The FIFRELIN code simulates nuclear fission and de-excitation of the nuclei produced therein. STEREO is a compact neutrino detector that looks for a hypothetical sterile neutrino. Two a priori separate topics developed at CEA, the first at DEN, the second at DRF/Irfu, which have however recently met to achieve unprecedented precision on a crucial ingredient in the detection of neutrinos: the de-excitation of a gadolinium nucleus after the capture of a neutron. The results of this meeting have just been published in the journal The European Physical Journal A .
The STEREO experiment releases new results based on the detection of about 65000 neutrinos at short distance from the research reactor of the ILL-Grenoble. The improved accuracy is rejecting the hypothesis of a 4th neutrino in a large fraction of the domain predicted from the reactor neutrino anomaly. Profiting from a good control of the detector response, STEREO now also releases its first absolute measurements of the neutrino rate and the spectrum shape.
Predicting properties of, e.g., molecules or atomic nuclei from first principles requires to solve the Schrödinger equation with high accuracy. The computing cost to find exact solutions of the Schrödinger equation scales exponentially with the number of particles constituting the system. Thus, with nuclei composed of tens or hundreds of nucleons, it necessitates accurate approximate methods of lower computing cost. However, such methods can be applied to a limited number of systems: the weakly correlated ones. Consequently, a universally applicable method is still missing. Employing a novel formalism recently developed at Irfu/DPhN , highly accurate solutions of the Schrödinger equation – in the context of the exactly solvable Richardson model - have been obtained, independently of the weakly- to strongly-correlated character of the system. This work has been performed in collaboration with ab initio quantum chemists from Rice University. This exciting new achievement, paving the way for precise ab initio computations of molecular or nuclear properties of a large number of systems, was recently published in Physical Review C  and highlighted as the Editor’s suggestion.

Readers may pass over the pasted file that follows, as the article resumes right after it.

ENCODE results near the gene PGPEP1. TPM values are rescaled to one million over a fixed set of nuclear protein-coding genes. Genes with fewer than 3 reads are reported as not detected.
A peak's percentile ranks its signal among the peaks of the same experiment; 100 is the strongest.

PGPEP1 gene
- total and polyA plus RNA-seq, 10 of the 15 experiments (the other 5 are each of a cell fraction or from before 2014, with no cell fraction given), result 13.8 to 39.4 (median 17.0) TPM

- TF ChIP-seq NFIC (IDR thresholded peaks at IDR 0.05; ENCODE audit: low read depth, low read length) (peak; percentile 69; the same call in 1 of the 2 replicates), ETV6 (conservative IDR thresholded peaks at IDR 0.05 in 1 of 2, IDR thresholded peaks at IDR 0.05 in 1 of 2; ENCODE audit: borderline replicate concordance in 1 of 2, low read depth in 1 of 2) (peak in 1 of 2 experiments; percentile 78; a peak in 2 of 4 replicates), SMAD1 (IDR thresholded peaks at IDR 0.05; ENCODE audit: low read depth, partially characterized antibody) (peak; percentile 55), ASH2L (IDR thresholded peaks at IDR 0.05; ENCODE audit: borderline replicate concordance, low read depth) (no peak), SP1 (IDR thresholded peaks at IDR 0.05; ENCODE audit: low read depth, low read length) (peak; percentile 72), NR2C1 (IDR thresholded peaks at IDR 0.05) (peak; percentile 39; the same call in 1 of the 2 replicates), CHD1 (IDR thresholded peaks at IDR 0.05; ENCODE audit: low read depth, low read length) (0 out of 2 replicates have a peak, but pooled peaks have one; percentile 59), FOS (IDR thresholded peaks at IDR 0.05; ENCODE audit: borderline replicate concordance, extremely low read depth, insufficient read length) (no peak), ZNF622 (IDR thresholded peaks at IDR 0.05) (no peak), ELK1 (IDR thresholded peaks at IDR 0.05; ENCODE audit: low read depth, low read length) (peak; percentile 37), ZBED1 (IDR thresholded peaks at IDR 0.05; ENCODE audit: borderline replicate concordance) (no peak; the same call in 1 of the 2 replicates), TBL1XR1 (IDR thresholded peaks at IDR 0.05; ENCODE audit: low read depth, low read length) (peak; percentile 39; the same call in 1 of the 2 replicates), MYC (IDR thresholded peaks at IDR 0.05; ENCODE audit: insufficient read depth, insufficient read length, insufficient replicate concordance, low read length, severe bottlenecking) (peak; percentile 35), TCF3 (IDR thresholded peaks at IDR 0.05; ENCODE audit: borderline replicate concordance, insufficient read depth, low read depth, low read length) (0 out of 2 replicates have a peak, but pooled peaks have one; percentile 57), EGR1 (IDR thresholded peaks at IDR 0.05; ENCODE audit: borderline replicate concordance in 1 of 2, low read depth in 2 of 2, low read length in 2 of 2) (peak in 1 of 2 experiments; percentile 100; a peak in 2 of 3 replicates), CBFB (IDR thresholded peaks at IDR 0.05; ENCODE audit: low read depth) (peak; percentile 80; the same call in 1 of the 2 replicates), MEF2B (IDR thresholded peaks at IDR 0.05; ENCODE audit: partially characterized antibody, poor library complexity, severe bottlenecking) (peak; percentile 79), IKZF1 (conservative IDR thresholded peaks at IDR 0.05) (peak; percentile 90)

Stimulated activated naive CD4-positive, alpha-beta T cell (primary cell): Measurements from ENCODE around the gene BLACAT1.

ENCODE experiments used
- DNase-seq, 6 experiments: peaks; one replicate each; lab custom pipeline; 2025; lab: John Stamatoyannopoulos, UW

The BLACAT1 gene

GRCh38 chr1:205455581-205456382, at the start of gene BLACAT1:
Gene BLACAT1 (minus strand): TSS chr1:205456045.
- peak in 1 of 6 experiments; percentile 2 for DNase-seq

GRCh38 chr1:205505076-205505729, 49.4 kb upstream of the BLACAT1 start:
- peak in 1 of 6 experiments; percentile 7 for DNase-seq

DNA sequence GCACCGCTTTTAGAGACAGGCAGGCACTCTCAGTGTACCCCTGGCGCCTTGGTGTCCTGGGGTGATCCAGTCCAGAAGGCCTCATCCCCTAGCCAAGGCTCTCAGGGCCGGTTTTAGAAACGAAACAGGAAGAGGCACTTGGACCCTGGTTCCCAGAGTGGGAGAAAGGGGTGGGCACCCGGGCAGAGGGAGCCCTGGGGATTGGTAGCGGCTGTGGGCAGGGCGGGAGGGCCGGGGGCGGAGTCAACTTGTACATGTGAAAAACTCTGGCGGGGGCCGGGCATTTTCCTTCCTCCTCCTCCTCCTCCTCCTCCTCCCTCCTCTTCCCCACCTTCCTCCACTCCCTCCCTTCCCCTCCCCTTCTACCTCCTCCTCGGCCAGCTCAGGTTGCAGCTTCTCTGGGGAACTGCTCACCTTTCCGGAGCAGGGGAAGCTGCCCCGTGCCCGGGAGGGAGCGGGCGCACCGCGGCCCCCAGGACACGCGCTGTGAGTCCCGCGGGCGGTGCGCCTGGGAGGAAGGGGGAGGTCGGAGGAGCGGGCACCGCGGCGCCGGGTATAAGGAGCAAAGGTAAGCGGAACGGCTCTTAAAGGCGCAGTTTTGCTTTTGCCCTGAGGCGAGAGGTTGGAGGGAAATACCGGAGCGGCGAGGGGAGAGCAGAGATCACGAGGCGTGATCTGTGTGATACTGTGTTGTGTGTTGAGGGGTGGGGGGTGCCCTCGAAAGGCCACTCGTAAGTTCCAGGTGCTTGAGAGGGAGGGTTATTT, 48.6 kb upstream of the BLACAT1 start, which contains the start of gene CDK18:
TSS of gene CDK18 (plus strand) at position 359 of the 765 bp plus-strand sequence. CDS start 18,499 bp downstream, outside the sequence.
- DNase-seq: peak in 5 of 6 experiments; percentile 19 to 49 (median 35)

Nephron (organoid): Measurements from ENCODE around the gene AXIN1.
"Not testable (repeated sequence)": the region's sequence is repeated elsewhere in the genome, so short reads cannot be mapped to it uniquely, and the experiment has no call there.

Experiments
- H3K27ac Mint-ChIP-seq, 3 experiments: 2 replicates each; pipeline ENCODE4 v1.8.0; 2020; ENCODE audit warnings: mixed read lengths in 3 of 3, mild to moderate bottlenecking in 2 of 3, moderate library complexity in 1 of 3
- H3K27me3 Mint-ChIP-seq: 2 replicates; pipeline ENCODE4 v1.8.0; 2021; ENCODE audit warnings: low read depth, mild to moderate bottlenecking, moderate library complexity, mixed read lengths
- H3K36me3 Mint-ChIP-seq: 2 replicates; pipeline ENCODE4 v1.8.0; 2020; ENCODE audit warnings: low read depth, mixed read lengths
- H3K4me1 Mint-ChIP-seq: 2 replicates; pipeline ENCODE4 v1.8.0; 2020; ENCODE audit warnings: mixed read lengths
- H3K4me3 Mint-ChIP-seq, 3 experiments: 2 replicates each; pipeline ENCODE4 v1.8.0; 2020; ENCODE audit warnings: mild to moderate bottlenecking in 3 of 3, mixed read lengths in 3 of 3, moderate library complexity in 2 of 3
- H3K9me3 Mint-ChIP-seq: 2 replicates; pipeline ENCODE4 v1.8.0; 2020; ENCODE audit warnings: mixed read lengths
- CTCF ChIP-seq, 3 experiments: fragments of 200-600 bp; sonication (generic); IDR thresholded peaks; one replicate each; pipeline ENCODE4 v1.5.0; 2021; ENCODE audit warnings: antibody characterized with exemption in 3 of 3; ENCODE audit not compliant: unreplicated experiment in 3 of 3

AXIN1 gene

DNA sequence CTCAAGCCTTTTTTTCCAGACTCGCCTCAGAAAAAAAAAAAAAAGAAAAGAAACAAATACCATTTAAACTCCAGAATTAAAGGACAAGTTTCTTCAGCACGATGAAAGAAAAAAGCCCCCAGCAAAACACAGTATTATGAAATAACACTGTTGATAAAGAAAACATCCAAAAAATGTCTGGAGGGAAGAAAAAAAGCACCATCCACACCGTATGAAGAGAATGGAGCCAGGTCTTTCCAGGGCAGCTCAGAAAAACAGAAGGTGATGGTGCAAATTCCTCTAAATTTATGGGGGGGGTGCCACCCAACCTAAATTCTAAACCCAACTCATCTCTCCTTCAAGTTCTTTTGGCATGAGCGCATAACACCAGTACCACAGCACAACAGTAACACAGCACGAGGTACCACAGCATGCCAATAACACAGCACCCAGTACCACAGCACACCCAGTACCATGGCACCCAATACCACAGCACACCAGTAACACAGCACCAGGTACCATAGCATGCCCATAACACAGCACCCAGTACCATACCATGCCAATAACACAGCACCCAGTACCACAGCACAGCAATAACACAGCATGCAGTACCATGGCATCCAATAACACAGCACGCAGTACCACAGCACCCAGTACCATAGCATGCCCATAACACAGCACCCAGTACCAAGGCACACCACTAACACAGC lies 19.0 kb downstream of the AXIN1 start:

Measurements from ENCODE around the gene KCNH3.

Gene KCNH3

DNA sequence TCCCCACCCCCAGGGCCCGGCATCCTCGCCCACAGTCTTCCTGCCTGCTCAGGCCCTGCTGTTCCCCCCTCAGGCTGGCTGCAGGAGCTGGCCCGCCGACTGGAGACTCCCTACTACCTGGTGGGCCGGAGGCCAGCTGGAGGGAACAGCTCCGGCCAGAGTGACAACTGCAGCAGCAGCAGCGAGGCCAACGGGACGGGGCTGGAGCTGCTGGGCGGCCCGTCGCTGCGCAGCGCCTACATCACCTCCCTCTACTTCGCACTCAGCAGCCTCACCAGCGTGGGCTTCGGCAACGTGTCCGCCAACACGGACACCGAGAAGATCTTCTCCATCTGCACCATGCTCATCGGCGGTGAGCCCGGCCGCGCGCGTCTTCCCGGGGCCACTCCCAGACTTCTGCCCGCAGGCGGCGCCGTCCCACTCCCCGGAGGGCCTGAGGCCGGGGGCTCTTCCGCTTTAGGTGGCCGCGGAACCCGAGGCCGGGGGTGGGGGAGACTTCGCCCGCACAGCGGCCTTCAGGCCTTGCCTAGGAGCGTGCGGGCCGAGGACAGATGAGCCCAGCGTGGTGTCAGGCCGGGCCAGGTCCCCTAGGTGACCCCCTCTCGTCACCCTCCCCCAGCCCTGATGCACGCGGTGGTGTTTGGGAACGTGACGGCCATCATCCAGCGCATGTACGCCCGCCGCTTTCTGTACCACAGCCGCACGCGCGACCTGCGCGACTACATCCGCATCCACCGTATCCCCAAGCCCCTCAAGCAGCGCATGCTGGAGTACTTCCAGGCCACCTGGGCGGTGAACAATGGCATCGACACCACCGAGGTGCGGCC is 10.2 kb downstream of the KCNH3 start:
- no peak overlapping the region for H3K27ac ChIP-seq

Pairing is ubiquitous in physics. From superconductivity to quantum shell structure, coupling particles into pairs is one of nature's preferred ways to lower the energy of a system. New results obtained at the Radioactive Isotope Beam Factory (RIBF, Japan) with the MINOS device, which was conceived and constructed at Irfu, show for the first time that pairing also plays an important role in single-proton removal reactions from neutron-rich nuclei. These results show that proton-removal cross sections can be used as a tool to investigate pairing correlations for very neutron rich nuclei not accessible via spectroscopy. Indeed, the latter are produced in too small quantities to consider spectroscopy, studying the gammas emitted during de-excitation for example. This study was recently published in Physical Review Letters .